You are not African

Where are you from?


Cameroon? But you are white.

Yes, I know that.

Ok, but where are you really from?


Ok, you’ve said that, but where are your parents from?

Iraq and America.

So, what are you… American or Iraqi?

I don’t know. Does it matter?



Because, you have to belong somewhere!

I belong everywhere.

You must be an American!


Because, you talk like an American.

I do? If I talk like a Cameroonian, that means I am Cameroonian?

What does your passport say?


Then, you are American!

Ok. I am American, but I am also many other things.

You cannot be two things at once.

Why not?

Do you vote in American elections?

Yes. Why?

So you voted for Bush.

My voting is my concern.

I’m not saying you, Ramin, voted for Bush. I’m saying your people voted for Bush.

My people? What’s your point?

Your people destroyed Iraq.

It wasn’t everyone’s choice. Many people protested the war.

Yes, but the people voted for Bush, and he wanted oil for the cars your people drive.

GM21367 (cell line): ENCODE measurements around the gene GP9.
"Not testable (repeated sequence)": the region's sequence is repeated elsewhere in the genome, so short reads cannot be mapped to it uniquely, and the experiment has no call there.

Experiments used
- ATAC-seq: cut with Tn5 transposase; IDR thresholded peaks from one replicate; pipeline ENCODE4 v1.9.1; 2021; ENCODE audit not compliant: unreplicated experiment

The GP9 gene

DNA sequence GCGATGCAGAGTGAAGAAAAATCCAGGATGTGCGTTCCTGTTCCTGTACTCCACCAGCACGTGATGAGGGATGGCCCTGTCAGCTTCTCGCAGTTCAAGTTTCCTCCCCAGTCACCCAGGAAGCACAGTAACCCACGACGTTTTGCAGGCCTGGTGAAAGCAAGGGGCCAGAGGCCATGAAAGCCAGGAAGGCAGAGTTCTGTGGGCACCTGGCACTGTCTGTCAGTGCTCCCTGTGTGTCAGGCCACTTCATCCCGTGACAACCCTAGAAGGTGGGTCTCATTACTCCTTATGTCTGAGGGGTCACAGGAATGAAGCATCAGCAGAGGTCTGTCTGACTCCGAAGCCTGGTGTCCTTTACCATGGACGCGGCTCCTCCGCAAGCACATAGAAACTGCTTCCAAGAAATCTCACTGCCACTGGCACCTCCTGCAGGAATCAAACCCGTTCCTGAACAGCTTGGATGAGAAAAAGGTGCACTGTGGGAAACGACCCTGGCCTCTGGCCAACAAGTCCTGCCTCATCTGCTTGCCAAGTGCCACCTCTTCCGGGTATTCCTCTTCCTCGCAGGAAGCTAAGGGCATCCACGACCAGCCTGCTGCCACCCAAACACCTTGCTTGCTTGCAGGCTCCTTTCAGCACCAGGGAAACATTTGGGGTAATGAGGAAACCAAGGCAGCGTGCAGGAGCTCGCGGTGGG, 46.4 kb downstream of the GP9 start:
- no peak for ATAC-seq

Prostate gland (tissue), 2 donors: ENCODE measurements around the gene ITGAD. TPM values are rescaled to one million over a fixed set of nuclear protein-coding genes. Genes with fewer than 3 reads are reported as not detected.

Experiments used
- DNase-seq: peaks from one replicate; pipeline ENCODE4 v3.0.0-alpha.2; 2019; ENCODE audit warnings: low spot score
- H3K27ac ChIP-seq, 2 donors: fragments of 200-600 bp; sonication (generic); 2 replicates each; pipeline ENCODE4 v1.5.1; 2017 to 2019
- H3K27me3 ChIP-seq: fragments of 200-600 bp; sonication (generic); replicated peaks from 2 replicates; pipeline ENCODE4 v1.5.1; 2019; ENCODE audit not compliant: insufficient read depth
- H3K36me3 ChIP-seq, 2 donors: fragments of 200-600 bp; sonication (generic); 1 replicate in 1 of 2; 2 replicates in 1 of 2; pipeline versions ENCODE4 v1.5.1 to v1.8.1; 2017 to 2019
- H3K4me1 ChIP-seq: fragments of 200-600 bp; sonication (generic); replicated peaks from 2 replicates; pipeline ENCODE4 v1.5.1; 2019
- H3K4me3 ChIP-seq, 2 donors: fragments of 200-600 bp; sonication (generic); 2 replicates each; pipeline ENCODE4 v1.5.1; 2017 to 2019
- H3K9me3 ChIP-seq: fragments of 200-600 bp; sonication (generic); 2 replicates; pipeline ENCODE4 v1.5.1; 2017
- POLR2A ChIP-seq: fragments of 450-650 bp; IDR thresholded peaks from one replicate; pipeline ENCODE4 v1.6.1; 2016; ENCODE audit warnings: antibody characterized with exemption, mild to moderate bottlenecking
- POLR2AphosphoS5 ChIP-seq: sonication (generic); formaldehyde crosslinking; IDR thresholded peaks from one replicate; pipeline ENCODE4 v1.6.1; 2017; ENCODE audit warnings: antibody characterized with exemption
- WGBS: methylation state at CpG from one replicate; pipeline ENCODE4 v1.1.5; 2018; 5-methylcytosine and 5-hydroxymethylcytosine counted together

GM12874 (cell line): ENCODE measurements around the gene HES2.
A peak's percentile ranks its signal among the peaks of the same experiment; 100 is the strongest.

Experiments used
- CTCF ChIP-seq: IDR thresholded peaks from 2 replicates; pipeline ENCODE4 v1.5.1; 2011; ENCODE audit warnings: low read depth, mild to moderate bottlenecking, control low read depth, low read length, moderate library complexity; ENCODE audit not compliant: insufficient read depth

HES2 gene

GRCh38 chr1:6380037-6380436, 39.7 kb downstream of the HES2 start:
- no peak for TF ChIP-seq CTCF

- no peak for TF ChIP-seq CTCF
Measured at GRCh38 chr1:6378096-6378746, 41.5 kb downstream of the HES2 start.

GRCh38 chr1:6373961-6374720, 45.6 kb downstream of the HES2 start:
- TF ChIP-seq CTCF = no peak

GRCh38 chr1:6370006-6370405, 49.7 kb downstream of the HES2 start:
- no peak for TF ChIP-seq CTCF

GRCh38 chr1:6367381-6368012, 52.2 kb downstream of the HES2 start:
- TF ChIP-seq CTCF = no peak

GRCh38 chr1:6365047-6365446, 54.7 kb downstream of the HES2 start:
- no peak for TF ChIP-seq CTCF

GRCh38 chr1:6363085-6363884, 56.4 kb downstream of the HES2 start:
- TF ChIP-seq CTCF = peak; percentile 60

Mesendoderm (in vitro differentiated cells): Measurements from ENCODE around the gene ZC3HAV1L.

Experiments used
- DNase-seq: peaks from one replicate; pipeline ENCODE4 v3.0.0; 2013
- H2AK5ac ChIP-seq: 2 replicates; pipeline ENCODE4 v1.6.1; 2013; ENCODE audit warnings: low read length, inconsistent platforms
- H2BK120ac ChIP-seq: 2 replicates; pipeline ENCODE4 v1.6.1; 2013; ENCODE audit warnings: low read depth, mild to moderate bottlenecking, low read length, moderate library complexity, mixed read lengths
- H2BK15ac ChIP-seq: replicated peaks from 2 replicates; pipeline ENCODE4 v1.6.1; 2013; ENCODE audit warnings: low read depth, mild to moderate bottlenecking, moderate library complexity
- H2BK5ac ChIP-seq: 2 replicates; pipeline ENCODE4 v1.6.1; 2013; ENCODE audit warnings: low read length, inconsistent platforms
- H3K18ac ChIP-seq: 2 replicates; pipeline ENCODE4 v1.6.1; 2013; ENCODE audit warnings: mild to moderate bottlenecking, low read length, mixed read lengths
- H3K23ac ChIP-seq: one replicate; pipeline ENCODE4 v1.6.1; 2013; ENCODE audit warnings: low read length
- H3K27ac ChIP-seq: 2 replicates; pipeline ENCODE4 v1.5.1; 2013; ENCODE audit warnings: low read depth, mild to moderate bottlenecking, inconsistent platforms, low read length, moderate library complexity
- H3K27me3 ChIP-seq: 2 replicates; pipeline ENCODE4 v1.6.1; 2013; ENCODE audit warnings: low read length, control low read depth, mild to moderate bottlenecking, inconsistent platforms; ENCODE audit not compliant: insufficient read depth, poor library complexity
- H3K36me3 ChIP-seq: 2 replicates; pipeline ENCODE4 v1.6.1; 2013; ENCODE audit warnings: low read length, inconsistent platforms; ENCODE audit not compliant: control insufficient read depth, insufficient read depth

Listen, what are you getting at? This doesn’t make me responsible for the things a few people did.

It doesn’t matter what you want Ramin. You can think you are Cameroonian, but you can only vote in American elections. You only determine what happens in one country.

And the people in Cameroon? Do they determine what happens in Cameroon, even though they have, quote unquote, voted for the same man for the last 30 years?

Yes, they do.

They do, but not politically. There’s more than one way to determine what happens in the world. You might think that politics alone determines where someone belongs, but you are absolutely wrong. Blood, not politics runs through our veins, and after all, you of all people should know that we are all children of Adam. I am no less African than you, sir!

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  1. These pictures you share are just incredible. Your writing is improving or you are choosing to share different facets of your life or both. well done.

  2. OMG I just discovered your blog! I was also born in Cameroon (Yaounde), have lived in Atlanta for 8 years and in Stockholm for 6 years prior to that. Your memories of Cameroon are so familiar! I know the ‘white man’ song you mention in one of your posts, I too wore those blue uniforms in primary school, and people can’t place my accent. Although I feel at home on 3 different continents-it doesn’t help that I speak 4 languages (5 if you count pidgin). Thanks for sharing

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